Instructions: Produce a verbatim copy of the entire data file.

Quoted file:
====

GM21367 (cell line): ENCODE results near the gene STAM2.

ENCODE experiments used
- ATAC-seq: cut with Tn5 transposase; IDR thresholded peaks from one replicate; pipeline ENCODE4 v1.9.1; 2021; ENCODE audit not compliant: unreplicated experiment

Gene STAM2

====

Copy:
GM21367 (cell line): ENCODE results near the gene STAM2.

ENCODE experiments used
- ATAC-seq: cut with Tn5 transposase; IDR thresholded peaks from one replicate; pipeline ENCODE4 v1.9.1; 2021; ENCODE audit not compliant: unreplicated experiment

Gene STAM2